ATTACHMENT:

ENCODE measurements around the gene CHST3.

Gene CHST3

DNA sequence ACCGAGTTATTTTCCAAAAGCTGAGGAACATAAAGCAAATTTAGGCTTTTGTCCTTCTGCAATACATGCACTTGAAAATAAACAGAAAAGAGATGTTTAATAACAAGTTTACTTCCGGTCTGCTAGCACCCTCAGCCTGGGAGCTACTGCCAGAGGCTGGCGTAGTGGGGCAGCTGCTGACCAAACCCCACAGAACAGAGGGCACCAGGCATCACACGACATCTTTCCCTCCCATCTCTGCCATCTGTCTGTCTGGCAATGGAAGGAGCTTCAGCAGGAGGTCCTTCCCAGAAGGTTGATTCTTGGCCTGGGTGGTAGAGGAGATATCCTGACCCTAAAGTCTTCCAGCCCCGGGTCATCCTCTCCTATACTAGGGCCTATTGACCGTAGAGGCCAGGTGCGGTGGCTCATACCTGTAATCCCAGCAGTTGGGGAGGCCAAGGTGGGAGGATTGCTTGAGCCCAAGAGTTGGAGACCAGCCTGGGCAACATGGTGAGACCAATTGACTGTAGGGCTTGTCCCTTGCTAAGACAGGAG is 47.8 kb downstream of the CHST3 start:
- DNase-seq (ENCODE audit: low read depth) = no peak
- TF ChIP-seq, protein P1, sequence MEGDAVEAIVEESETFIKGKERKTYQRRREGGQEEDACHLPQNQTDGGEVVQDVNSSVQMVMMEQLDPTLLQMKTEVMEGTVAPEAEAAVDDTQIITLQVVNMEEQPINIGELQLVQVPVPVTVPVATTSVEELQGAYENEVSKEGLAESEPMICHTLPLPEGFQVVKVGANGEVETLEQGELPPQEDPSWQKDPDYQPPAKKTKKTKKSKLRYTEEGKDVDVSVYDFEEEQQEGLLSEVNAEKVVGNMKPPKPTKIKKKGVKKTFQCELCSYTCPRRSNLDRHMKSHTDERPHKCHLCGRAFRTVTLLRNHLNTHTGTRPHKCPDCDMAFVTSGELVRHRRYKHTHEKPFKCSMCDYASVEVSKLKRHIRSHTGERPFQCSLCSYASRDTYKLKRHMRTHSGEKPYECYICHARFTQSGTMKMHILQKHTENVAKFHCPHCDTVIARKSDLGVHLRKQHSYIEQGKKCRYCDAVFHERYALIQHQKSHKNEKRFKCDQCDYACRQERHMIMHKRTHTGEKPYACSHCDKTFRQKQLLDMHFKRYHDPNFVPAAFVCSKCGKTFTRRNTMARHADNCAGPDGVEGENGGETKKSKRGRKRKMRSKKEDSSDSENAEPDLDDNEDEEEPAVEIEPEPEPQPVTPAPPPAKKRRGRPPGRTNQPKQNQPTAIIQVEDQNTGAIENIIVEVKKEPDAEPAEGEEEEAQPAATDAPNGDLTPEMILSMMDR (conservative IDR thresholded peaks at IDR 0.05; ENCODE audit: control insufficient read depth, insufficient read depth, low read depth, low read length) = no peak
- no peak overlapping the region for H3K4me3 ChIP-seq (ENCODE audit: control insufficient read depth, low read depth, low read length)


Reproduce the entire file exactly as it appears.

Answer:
ENCODE measurements around the gene CHST3.

Gene CHST3

DNA sequence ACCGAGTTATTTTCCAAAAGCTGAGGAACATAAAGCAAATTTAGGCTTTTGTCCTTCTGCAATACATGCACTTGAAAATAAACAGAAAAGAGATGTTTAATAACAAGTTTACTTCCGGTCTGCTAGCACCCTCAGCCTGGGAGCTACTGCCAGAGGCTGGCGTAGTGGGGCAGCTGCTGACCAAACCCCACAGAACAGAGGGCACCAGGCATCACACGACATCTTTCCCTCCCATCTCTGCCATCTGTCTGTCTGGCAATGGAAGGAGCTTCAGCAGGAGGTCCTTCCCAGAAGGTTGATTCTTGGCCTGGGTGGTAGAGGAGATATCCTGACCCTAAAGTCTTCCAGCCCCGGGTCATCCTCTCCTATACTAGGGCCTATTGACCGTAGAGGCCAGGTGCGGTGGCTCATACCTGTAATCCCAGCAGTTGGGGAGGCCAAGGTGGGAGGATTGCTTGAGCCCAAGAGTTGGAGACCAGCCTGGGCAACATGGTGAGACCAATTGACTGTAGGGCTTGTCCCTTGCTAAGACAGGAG is 47.8 kb downstream of the CHST3 start:
- DNase-seq (ENCODE audit: low read depth) = no peak
- TF ChIP-seq, protein P1, sequence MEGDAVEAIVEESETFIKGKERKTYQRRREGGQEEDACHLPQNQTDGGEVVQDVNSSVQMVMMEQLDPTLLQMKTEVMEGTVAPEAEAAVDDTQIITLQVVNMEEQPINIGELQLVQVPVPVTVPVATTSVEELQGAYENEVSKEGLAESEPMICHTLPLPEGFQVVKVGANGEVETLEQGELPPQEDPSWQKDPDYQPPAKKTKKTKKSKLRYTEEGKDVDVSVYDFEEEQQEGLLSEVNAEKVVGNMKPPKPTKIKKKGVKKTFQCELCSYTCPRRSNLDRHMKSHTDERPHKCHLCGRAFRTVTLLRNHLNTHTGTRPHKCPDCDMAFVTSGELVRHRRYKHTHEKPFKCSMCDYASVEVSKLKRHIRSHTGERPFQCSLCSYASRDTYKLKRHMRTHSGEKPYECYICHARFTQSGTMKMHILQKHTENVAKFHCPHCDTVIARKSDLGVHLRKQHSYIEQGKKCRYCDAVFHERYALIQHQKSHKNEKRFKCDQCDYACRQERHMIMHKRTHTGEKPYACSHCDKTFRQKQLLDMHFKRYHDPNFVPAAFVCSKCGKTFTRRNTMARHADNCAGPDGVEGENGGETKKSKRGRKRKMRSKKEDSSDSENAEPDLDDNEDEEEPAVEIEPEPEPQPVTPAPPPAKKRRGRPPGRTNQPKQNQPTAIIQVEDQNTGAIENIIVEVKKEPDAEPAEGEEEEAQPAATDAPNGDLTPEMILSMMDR (conservative IDR thresholded peaks at IDR 0.05; ENCODE audit: control insufficient read depth, insufficient read depth, low read depth, low read length) = no peak
- no peak overlapping the region for H3K4me3 ChIP-seq (ENCODE audit: control insufficient read depth, low read depth, low read length)